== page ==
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Once a couple has reached the conclusion that their relationship should be terminated, one of the first steps taken is the development of a ‘Separation Agreement’ which serves as a binding legal agreement detailing child custody plans, support figures, and a division of responsibility for each member of the couple including bill payments and division of property. This cursory step in the marriage dissolution process allows couples to fully consider all elements associated with dividing their household, family and lives.
Several years ago, New York State allowed for ‘no fault grounds’ divorces. However, all state legislatures have since passed and adopted laws governing the grounds on which a divorce will be granted including: cruel and inhuman treatment; abandonment or desertion for a period of one or more years; confinement in prison for a period of three or more consecutive years after martial vows taken and finally, adultery. Additionally, under New York State law, grounds for a divorce also includes two additional areas adopted as the State’s form of ‘no-fault:’
Husband and wife have lived apart pursuant to a decree or judgment of separation granted by a court for a period of one or more years after the granting of such decree or judgment;
The husband and wife have lived separate and apart pursuant to a written Separation Agreement which must be filed with the office of the county clerk where the parties reside before the requisite one-year separation period begins.
Before New York State allowed “no fault grounds” for divorce, Separation Agreements were widely used when neither party wanted to place blame on the other party for the divorce. After one year of being legally separated, you could then file for divorce, and a divorce would be granted based on the legal separation agreement.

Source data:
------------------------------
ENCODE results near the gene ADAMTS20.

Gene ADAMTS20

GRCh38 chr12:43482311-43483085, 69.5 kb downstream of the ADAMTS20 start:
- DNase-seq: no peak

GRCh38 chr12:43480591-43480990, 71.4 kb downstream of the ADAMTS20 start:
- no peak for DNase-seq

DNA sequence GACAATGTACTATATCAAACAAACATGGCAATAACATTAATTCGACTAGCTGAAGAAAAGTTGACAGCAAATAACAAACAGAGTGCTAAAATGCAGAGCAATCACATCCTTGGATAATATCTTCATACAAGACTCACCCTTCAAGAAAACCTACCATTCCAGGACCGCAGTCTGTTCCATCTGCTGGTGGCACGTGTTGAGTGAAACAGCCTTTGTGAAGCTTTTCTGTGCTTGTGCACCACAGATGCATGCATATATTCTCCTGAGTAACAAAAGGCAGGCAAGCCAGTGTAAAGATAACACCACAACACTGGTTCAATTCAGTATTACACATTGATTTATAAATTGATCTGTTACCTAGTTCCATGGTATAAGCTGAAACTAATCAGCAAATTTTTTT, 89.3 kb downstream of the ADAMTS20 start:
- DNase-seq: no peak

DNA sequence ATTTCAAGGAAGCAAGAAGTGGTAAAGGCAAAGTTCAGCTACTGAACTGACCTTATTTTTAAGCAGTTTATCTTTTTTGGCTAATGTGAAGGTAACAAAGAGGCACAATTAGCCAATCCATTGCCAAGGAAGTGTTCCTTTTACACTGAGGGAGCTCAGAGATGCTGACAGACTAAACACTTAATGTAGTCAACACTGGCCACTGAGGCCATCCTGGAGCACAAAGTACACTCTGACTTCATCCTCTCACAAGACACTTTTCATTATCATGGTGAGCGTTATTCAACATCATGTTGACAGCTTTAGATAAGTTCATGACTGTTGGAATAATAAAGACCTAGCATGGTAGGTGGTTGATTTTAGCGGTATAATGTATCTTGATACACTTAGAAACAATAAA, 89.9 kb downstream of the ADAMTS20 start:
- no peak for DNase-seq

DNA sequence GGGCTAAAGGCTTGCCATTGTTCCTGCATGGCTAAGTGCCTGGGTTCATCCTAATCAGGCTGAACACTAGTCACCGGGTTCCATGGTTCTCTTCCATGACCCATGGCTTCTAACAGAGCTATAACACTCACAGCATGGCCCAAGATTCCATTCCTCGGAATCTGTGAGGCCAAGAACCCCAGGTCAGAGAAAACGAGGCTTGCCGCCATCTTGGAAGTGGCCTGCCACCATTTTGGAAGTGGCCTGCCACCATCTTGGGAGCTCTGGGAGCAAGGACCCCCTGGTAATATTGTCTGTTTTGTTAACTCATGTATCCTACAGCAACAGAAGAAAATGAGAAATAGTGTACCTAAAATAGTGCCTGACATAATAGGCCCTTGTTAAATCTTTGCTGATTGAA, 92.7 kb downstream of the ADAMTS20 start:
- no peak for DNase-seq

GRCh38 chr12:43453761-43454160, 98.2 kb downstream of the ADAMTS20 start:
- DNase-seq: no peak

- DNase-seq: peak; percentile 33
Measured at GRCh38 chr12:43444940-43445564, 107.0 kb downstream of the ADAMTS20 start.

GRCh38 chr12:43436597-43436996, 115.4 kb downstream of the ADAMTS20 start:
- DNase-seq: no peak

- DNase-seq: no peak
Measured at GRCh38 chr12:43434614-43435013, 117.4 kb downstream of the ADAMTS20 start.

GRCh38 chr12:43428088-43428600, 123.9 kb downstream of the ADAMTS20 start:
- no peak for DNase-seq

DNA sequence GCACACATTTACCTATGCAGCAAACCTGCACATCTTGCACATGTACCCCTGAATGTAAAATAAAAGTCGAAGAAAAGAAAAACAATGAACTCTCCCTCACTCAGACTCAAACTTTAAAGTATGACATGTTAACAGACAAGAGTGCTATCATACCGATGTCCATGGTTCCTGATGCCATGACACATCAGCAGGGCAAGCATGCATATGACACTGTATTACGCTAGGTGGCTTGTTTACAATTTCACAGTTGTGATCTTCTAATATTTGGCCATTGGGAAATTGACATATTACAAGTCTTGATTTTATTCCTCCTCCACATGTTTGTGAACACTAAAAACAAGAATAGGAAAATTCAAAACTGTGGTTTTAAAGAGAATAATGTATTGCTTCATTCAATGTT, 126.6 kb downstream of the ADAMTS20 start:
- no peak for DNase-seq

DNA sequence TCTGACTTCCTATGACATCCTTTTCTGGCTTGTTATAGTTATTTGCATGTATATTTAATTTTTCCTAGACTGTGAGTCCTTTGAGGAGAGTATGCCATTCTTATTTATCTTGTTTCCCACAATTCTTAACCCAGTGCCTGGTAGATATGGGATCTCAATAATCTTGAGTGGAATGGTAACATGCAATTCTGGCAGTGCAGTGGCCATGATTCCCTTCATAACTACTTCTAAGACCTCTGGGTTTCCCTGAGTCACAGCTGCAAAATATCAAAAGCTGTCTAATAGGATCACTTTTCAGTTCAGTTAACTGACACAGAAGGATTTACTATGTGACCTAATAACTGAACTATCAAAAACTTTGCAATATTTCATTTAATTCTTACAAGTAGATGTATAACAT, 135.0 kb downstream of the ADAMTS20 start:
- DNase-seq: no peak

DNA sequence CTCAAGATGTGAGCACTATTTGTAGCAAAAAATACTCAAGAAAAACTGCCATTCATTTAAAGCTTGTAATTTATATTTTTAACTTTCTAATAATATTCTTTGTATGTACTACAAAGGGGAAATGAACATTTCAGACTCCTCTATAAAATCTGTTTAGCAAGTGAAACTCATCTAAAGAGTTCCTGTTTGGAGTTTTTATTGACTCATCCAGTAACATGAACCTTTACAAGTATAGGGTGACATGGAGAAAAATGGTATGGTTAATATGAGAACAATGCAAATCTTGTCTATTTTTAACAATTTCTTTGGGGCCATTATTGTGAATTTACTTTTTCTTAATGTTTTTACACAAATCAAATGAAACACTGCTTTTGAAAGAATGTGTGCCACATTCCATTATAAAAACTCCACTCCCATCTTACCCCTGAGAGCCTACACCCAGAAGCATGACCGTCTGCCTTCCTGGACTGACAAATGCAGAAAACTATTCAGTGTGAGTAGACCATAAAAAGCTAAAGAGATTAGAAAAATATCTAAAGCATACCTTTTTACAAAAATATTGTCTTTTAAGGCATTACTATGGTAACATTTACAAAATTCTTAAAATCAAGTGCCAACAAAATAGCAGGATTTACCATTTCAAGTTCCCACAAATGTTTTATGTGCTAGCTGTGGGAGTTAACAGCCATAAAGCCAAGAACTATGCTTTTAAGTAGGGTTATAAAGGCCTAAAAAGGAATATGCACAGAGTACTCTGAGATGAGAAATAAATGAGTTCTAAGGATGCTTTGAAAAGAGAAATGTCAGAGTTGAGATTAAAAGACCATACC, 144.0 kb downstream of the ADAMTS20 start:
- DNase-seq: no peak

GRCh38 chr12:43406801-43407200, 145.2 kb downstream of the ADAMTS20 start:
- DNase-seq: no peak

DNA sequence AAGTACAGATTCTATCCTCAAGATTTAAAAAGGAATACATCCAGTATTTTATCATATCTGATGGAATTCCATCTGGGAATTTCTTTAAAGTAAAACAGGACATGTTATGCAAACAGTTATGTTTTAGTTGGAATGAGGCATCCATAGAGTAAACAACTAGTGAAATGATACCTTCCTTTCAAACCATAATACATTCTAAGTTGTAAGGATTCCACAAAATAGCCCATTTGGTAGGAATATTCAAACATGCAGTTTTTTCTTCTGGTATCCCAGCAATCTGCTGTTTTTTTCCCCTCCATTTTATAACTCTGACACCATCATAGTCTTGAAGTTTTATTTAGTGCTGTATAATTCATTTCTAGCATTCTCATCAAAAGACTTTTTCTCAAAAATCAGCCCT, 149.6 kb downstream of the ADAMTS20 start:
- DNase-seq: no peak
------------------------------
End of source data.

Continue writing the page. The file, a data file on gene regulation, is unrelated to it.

Benefits of a Separation Agreement
Perhaps your marriage is suffering, but you don’t feel that divorce is necessarily the answer right now. Or, perhaps you feel a divorce is imminent and wish to protect your children and establish custody and support well before an official divorce proceeding begins.
A Separation Agreement is a legally-binding contract between you and your spouse in which the following in outlined: Both individuals live separate and apart (as simply living apart does not constitute being legally separated); who is responsible for paying what bills; whom the children will visit and/or live with, if child support will be paid, what visitation arrangements will be and what happens to the marital property—as well as any other stipulations the couple wishes to include.
To be legally binding, a Separation Agreement must be signed by both parties and signatures acknowledged in the presence of a notary public, although both parties do not have to appear before the notary at the same time, or even use the same notary. Once notarized, the Agreement becomes legally binding and enforceable, meaning that if one spouse fails to comply with what is outlined in the Agreement, it can be enforced by a court judge.
It is also suggested that once drawn up, signed and notarized, the Separation Agreement be filed with your county clerk’s office. This will prevent the original from being lost or destroyed, and neither party will be able to make any unauthorized changes to the agreement. Also worth noting, if one spouse passes away without a legal separation agreement in place, the other spouse has every right to make claims against the deceased party’s estate, regardless of how long the parties have been informally separated.
Once a Separation Agreement has been legal for a year, if you choose, you may file for divorce based on your Separation Agreement. The Agreement will be filed along with the divorce petition and a judgment of divorce can be granted using the terms of the Separation Agreement.
It is generally advised that both parties seek legal representation when drawing up a Separation Agreement as a poorly worded Agreement can have serious, unexpected consequences for the parties involved, particularly in complicated or complex divorce cases. It is therefore recommended that an experienced family law attorney is consulted in the creation of the document. With more than 100 years of combined experience, the seasoned attorneys at Marnell Law Group, PC., can assist in drafting a separation agreement that protects your best interests, as well as the best interests of family.